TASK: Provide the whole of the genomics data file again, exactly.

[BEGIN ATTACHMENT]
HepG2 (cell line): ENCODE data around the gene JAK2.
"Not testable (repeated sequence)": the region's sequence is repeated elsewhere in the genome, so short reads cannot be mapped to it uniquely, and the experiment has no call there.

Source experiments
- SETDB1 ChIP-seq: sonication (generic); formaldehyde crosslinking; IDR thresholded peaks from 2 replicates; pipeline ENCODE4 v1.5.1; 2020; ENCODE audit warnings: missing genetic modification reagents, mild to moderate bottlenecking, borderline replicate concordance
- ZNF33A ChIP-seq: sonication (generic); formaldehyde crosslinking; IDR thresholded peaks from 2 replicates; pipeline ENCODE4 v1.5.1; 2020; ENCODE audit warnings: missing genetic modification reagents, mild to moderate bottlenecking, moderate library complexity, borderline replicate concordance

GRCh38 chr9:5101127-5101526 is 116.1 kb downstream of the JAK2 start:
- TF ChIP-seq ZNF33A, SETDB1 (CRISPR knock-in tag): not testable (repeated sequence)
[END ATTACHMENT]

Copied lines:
HepG2 (cell line): ENCODE data around the gene JAK2.
"Not testable (repeated sequence)": the region's sequence is repeated elsewhere in the genome, so short reads cannot be mapped to it uniquely, and the experiment has no call there.

Source experiments
- SETDB1 ChIP-seq: sonication (generic); formaldehyde crosslinking; IDR thresholded peaks from 2 replicates; pipeline ENCODE4 v1.5.1; 2020; ENCODE audit warnings: missing genetic modification reagents, mild to moderate bottlenecking, borderline replicate concordance
- ZNF33A ChIP-seq: sonication (generic); formaldehyde crosslinking; IDR thresholded peaks from 2 replicates; pipeline ENCODE4 v1.5.1; 2020; ENCODE audit warnings: missing genetic modification reagents, mild to moderate bottlenecking, moderate library complexity, borderline replicate concordance

GRCh38 chr9:5101127-5101526 is 116.1 kb downstream of the JAK2 start:
- TF ChIP-seq ZNF33A, SETDB1 (CRISPR knock-in tag): not testable (repeated sequence)